Potential Next Steps
Additional Data Sources: Some of the initial data sources we had used were delayed or out-of-date by several months, especially in the case of external or other country data. In the second phase of the project, we started to look at some more up-to-date data sources, including Spotify, YouTube, and radio plays. We built a forecast based on daily stream counts and plays from these new sources and used that to augment quarterly earnings to get a more accurate measure.
The client had most of this data internally, but we also did some prototyping with the Spotify API, where we extracted genres, sales volume measures of similar songs, and other data points from Spotify. However, this part of the solution was exploratory and it yet to be implemented. We also considered adding other internal data sources, such as the BDS Nielsen data, to extract and validate genres.
Majority Voting approach
Adastra also tried a majority voting approach, for similar songs from the same genre which followed an existing performance pattern in terms of revenue. This is another solution that could be implemented to augment forecasts, especially for artists/songs with a short time series.
Adastra built a pilot audio fingerprinting solution, where we did Gaussian-type filtering and spectrogram analysis to determine the most significant peaks and valleys in an audio to uniquely identify a song. The objective was to capture information from YouTube and other sources and use the solution to detect background music and determine which song it was to estimate accruing royalties. Since the solution leverages a spatial analysis of peaks/valleys, there were some challenges in accurately determining songs in situations where the audio was cut, slowed down, or speeded up. To circumvent this, we implemented some normalization measures to determine the general position, rather than the raw valuation of where a peak occurs. However, since the client had millions of songs, the amount of indexing required would have been monumental and would take years to develop. However, this could be a potential value-added service for the client in the future.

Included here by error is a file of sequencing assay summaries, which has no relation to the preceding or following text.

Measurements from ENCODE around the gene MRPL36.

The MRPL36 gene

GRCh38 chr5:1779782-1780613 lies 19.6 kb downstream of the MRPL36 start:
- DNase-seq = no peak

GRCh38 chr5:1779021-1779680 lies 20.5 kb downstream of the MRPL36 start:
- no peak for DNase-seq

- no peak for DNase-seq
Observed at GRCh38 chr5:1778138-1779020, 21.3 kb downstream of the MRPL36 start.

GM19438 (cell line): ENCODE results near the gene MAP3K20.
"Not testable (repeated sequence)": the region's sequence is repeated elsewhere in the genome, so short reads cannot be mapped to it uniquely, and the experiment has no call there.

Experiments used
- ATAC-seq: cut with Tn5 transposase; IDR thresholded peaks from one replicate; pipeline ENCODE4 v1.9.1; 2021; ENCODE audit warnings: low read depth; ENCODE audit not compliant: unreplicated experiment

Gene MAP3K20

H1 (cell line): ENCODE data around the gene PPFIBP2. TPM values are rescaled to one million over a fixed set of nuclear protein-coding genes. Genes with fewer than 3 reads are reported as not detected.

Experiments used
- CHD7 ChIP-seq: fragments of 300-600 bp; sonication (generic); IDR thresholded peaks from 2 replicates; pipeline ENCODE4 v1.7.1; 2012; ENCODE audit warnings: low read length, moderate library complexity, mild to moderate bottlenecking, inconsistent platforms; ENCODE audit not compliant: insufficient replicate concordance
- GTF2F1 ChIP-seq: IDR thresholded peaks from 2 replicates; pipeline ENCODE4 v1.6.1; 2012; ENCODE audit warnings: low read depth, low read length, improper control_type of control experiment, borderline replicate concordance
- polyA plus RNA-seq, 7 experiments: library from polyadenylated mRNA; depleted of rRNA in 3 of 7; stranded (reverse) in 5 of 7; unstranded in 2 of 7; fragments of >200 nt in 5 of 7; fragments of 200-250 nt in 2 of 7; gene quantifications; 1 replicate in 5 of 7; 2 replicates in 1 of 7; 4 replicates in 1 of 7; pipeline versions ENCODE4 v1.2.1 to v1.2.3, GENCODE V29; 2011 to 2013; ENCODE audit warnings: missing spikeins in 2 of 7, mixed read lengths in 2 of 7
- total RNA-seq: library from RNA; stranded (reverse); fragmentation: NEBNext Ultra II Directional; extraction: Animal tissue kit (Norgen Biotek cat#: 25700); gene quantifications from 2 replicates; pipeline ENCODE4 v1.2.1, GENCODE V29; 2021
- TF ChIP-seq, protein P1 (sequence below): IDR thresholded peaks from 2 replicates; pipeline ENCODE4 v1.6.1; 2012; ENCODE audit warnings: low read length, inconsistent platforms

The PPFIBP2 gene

Detecting Up-and-Coming Artists
The client also wanted to potentially leverage some of the YouTube telemetry we captured for the purpose of detecting up-and-coming artists. We focused on songs that had registered a surge in volume in the past day, essentially capturing a sub-set of music that was rapidly gaining popularity. Since the music rights market is very competitive, the client could potentially use this telemetry to identify the next ‘big’ artist.
- 30GB of data into the client’s forecasting database
- 130 million records handled
- $250K saved per quarter due to error reduction
- Revenue forecast dashboards implemented
- Automated advancement calculation
Our forecasting solution was embedded into the client’s customer dashboards as a value-add analytics service for their artists and producers. The client’s customers could now log in to their dashboards and visually see how their portfolio was expected to perform in the next four quarters. If needed, the client can also deploy a full-fledged automated “push-button” service, where an artist can request a pre-set percentage of their forecasted revenues as an advancement directly through the customer dashboard.
The solution was a significant improvement over their rudimentary advancement calculations approach, and they were able to reduce errors on advancement calculations by about $250,000 per quarter, savings millions over the years. The business guardrails and rule-based logic we put in place in our solution lowered their risk of giving out advances based on inflated estimated earnings.
Looking to enhance revenue forecasting or leverage AI for advanced audio fingerprinting use cases? Schedule a free consultation with our experts today!